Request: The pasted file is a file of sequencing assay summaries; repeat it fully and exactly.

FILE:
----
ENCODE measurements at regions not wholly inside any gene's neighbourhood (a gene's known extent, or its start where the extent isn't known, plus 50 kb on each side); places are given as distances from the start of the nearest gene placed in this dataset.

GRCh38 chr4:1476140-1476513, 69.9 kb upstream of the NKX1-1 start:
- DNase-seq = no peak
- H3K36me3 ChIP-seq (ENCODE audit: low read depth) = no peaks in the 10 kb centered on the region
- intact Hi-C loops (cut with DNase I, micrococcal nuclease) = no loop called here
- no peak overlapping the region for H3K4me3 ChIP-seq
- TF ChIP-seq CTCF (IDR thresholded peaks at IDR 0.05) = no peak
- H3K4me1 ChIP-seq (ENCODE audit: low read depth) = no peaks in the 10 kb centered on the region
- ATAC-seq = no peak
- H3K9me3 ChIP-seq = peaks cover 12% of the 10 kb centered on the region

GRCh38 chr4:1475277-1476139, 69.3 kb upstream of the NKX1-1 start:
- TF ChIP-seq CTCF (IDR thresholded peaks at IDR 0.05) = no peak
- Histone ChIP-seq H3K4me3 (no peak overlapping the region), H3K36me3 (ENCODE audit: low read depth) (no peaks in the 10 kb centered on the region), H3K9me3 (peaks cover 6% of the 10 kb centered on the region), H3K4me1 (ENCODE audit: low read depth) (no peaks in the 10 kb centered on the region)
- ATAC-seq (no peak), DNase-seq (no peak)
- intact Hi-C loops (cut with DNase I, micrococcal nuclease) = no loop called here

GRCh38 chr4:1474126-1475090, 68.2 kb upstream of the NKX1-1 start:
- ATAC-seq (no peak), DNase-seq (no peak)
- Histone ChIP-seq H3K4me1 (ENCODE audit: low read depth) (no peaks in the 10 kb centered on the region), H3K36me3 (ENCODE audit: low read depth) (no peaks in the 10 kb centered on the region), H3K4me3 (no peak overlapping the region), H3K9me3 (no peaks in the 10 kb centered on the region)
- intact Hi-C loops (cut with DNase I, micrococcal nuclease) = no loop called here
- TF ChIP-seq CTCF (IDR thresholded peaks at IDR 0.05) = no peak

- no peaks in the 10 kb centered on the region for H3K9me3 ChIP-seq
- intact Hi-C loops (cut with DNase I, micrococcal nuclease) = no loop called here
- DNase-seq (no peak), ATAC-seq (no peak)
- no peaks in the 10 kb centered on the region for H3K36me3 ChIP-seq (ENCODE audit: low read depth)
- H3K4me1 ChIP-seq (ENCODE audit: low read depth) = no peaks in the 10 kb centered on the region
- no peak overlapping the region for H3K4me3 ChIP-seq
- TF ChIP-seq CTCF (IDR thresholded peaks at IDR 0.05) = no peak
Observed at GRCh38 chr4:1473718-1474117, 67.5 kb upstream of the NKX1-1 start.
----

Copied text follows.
ENCODE measurements at regions not wholly inside any gene's neighbourhood (a gene's known extent, or its start where the extent isn't known, plus 50 kb on each side); places are given as distances from the start of the nearest gene placed in this dataset.

GRCh38 chr4:1476140-1476513, 69.9 kb upstream of the NKX1-1 start:
- DNase-seq = no peak
- H3K36me3 ChIP-seq (ENCODE audit: low read depth) = no peaks in the 10 kb centered on the region
- intact Hi-C loops (cut with DNase I, micrococcal nuclease) = no loop called here
- no peak overlapping the region for H3K4me3 ChIP-seq
- TF ChIP-seq CTCF (IDR thresholded peaks at IDR 0.05) = no peak
- H3K4me1 ChIP-seq (ENCODE audit: low read depth) = no peaks in the 10 kb centered on the region
- ATAC-seq = no peak
- H3K9me3 ChIP-seq = peaks cover 12% of the 10 kb centered on the region

GRCh38 chr4:1475277-1476139, 69.3 kb upstream of the NKX1-1 start:
- TF ChIP-seq CTCF (IDR thresholded peaks at IDR 0.05) = no peak
- Histone ChIP-seq H3K4me3 (no peak overlapping the region), H3K36me3 (ENCODE audit: low read depth) (no peaks in the 10 kb centered on the region), H3K9me3 (peaks cover 6% of the 10 kb centered on the region), H3K4me1 (ENCODE audit: low read depth) (no peaks in the 10 kb centered on the region)
- ATAC-seq (no peak), DNase-seq (no peak)
- intact Hi-C loops (cut with DNase I, micrococcal nuclease) = no loop called here

GRCh38 chr4:1474126-1475090, 68.2 kb upstream of the NKX1-1 start:
- ATAC-seq (no peak), DNase-seq (no peak)
- Histone ChIP-seq H3K4me1 (ENCODE audit: low read depth) (no peaks in the 10 kb centered on the region), H3K36me3 (ENCODE audit: low read depth) (no peaks in the 10 kb centered on the region), H3K4me3 (no peak overlapping the region), H3K9me3 (no peaks in the 10 kb centered on the region)
- intact Hi-C loops (cut with DNase I, micrococcal nuclease) = no loop called here
- TF ChIP-seq CTCF (IDR thresholded peaks at IDR 0.05) = no peak

- no peaks in the 10 kb centered on the region for H3K9me3 ChIP-seq
- intact Hi-C loops (cut with DNase I, micrococcal nuclease) = no loop called here
- DNase-seq (no peak), ATAC-seq (no peak)
- no peaks in the 10 kb centered on the region for H3K36me3 ChIP-seq (ENCODE audit: low read depth)
- H3K4me1 ChIP-seq (ENCODE audit: low read depth) = no peaks in the 10 kb centered on the region
- no peak overlapping the region for H3K4me3 ChIP-seq
- TF ChIP-seq CTCF (IDR thresholded peaks at IDR 0.05) = no peak
Observed at GRCh38 chr4:1473718-1474117, 67.5 kb upstream of the NKX1-1 start.